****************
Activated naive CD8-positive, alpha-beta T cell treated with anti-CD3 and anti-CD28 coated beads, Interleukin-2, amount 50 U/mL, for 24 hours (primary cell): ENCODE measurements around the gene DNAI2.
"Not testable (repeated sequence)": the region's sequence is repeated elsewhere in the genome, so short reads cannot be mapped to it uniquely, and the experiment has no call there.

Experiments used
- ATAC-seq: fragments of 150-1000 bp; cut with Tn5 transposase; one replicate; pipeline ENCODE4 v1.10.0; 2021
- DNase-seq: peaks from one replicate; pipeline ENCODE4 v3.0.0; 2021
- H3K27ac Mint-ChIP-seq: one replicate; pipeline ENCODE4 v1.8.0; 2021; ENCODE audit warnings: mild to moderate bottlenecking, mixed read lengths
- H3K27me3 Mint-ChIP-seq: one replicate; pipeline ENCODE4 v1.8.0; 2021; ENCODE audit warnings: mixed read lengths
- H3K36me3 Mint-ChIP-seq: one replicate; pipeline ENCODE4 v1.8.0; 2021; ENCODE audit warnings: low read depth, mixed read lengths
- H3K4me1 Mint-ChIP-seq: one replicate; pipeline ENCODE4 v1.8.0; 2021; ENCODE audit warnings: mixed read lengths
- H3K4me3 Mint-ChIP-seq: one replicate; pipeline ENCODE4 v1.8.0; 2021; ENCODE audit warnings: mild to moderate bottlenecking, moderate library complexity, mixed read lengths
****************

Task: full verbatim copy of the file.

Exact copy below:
Activated naive CD8-positive, alpha-beta T cell treated with anti-CD3 and anti-CD28 coated beads, Interleukin-2, amount 50 U/mL, for 24 hours (primary cell): ENCODE measurements around the gene DNAI2.
"Not testable (repeated sequence)": the region's sequence is repeated elsewhere in the genome, so short reads cannot be mapped to it uniquely, and the experiment has no call there.

Experiments used
- ATAC-seq: fragments of 150-1000 bp; cut with Tn5 transposase; one replicate; pipeline ENCODE4 v1.10.0; 2021
- DNase-seq: peaks from one replicate; pipeline ENCODE4 v3.0.0; 2021
- H3K27ac Mint-ChIP-seq: one replicate; pipeline ENCODE4 v1.8.0; 2021; ENCODE audit warnings: mild to moderate bottlenecking, mixed read lengths
- H3K27me3 Mint-ChIP-seq: one replicate; pipeline ENCODE4 v1.8.0; 2021; ENCODE audit warnings: mixed read lengths
- H3K36me3 Mint-ChIP-seq: one replicate; pipeline ENCODE4 v1.8.0; 2021; ENCODE audit warnings: low read depth, mixed read lengths
- H3K4me1 Mint-ChIP-seq: one replicate; pipeline ENCODE4 v1.8.0; 2021; ENCODE audit warnings: mixed read lengths
- H3K4me3 Mint-ChIP-seq: one replicate; pipeline ENCODE4 v1.8.0; 2021; ENCODE audit warnings: mild to moderate bottlenecking, moderate library complexity, mixed read lengths